This week we get out into Kananaskis and explore some trails around Sibbald Lake.
Once again we found ourselves creeping up on the last Saturday of the month and that means it was time to get ourselves back out to Rowley for the monthly pizza night.
Before Saturday evening rolled around we had some time to kill. We decided to head off to the ghost town of Wayne, once a thriving coal-mining community of nearly 2500 souls, today it’s population is less than 50.
Our primary objective was to locate and visit the abandoned cemetery that belonged to the town. Our secondary objective was to stop in at the Last Chance Saloon at the Rosedeer Hotel, now in its 106th year of operation.
After all that adventuring, it’s back to Rowley for some pizza and beer and then it was time to put the drone up in the air and capture some aerial shots of the three elevators in town. That’s one busy day you are invited to come along with us.
There are some places you can visit over and over again and still never have enough time to see it all. That’s how I feel about the Crowsnest Pass region in southern Alberta.
I have been visiting this region since I was a child and it continues to fascinate me. And, even to this day, we continue to discover new places that I didn’t know about or uncover new stories I haven’t heard. There is so much to see and do in “The Pass”.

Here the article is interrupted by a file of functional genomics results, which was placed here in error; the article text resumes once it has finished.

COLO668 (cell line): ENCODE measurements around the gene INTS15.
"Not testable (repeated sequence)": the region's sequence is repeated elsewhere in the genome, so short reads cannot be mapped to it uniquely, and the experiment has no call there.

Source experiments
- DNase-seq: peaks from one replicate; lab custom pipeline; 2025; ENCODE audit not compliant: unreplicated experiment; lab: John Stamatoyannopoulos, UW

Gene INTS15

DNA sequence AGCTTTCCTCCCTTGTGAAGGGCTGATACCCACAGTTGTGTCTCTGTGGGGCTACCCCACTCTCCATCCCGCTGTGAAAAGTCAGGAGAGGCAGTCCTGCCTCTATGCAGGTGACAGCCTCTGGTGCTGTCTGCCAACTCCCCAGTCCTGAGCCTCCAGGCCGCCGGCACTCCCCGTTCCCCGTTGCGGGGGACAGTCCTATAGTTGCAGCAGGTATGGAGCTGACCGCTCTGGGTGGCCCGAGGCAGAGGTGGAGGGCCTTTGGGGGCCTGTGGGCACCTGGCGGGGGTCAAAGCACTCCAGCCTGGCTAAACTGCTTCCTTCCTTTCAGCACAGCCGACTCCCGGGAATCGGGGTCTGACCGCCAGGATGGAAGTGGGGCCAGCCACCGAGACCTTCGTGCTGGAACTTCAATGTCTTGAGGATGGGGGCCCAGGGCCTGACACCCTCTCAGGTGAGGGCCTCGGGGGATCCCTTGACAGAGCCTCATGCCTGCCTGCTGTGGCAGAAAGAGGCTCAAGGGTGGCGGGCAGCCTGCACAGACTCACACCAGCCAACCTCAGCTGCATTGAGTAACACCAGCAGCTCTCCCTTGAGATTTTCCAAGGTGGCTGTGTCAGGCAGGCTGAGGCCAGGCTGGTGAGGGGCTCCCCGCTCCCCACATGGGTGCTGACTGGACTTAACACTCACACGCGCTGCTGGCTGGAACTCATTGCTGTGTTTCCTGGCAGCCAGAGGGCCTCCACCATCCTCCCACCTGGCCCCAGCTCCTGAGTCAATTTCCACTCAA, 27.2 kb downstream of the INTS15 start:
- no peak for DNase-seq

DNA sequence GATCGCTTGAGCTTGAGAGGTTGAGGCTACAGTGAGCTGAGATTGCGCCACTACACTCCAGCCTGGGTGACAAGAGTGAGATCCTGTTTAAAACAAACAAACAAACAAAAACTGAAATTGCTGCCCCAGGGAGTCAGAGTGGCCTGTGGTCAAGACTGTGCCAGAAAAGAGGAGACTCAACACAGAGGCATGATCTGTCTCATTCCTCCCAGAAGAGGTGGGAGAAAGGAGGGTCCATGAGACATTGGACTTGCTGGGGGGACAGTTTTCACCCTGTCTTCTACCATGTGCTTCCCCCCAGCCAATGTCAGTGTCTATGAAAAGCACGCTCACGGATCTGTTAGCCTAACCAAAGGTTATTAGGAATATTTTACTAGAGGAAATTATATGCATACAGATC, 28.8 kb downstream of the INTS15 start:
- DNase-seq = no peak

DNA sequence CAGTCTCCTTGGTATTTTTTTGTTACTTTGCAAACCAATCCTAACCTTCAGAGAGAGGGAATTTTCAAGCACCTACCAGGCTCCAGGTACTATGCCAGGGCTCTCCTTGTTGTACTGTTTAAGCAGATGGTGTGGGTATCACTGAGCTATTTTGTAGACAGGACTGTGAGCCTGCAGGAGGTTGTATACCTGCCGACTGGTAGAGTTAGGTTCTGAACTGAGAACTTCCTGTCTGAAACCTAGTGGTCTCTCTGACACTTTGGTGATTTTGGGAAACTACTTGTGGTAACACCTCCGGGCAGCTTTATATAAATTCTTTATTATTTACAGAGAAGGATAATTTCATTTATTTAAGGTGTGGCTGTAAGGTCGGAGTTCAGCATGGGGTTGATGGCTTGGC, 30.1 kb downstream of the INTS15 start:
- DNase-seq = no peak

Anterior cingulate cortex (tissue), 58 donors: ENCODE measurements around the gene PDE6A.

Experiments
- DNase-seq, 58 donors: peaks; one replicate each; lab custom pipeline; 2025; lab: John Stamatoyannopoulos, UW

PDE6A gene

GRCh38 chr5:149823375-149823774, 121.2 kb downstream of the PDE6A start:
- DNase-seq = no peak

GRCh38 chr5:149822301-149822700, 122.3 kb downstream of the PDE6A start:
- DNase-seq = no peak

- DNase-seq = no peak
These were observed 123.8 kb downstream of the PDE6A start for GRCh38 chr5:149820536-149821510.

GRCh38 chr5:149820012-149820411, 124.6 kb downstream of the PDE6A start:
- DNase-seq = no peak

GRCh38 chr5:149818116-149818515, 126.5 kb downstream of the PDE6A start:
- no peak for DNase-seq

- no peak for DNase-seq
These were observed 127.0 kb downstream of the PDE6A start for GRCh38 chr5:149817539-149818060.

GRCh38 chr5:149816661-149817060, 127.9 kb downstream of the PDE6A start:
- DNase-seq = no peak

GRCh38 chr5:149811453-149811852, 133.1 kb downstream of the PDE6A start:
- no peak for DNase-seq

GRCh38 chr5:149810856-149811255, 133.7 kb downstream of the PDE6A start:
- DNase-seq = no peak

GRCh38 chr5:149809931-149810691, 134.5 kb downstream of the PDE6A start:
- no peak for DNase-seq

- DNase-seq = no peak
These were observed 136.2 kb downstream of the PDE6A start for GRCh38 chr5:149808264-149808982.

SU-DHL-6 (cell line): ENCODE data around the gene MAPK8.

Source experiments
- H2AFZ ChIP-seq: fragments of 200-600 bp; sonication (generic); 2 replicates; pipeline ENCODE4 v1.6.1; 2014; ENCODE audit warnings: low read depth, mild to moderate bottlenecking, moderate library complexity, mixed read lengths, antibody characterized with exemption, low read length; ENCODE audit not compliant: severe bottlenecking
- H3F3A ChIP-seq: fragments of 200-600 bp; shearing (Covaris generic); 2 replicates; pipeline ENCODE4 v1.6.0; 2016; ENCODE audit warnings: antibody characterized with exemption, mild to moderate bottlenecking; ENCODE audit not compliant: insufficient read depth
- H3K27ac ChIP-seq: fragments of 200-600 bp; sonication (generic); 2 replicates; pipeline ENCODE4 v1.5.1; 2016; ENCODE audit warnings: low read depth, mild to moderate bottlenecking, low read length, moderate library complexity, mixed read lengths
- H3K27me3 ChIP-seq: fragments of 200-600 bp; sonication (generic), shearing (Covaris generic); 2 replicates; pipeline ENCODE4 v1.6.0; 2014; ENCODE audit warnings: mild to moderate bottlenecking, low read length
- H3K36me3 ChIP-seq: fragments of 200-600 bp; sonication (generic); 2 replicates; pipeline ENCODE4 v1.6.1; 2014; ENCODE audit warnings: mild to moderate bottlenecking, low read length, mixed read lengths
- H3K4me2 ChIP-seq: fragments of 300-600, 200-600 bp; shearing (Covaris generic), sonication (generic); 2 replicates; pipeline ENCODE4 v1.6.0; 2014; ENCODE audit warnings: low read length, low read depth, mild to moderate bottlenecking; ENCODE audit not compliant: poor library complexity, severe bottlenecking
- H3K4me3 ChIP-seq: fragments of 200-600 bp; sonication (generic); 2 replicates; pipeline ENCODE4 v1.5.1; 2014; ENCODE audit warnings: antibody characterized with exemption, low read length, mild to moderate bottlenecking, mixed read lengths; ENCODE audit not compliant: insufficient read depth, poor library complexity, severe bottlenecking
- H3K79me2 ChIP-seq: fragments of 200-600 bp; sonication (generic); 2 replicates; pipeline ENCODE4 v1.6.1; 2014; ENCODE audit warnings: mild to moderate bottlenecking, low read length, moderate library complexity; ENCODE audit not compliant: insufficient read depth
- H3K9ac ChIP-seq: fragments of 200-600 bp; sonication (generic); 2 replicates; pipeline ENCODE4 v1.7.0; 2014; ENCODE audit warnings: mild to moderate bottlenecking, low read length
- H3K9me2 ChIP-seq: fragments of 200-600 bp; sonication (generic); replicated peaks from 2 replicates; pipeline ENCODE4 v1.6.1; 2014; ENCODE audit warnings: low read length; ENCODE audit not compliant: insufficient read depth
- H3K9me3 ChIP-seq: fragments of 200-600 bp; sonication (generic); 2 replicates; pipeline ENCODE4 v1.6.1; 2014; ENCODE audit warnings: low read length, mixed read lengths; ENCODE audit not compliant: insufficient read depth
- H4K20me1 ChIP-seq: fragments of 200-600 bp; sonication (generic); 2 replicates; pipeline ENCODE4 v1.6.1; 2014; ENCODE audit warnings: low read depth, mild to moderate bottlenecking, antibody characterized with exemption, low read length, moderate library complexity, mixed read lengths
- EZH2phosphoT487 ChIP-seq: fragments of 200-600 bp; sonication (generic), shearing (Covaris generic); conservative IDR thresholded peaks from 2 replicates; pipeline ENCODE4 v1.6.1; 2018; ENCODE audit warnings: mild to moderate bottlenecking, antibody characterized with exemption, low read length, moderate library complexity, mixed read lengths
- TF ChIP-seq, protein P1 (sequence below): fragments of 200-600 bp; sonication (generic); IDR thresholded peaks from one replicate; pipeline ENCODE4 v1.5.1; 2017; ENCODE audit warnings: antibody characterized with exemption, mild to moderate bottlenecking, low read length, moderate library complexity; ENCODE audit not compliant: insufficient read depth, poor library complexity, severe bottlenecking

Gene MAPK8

This is a two-part video series from our weekend in the Crowsnest.
- Bellevue Mine underground tour
- Crowsnest Museum
- Alberta Provincial Police Barracks
- Leitch Collieries
- Passburg Cemetery
- Hillcrest Cemetery / Hillcrest Mine Disaster Memorial
- Following the rum runners along old alignments of Highway 3
- Frank Slide
- Lundbreck Falls
Heading out to check out the foundation of a creamery which existed on the site back in the 1890s.
Exploring history doesn’t always mean seeking out the biggest sites or the most famous objects. In this video, we go out seeking an abandoned picnic shelter hidden in the woods of Kananaskis. Steps from the highway but hidden from view and sitting alone for decades, a true relic from the early days of automobile travel in the area.
This weekend I learned about a place from Calgary’s past I had never heard of before — the Sunshine Auto Camp. Let’s dig a little into its history and see what we can learn about it.
With all three grain elevators in Milk River, Alberta currently undergoing demolition, it was time to get on the road and document these soon-to-be-gone giants of the skyline.